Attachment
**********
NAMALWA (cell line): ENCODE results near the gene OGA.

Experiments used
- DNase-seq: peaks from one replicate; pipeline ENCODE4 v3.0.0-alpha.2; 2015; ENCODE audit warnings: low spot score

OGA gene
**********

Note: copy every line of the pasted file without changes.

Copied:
NAMALWA (cell line): ENCODE results near the gene OGA.

Experiments used
- DNase-seq: peaks from one replicate; pipeline ENCODE4 v3.0.0-alpha.2; 2015; ENCODE audit warnings: low spot score

OGA gene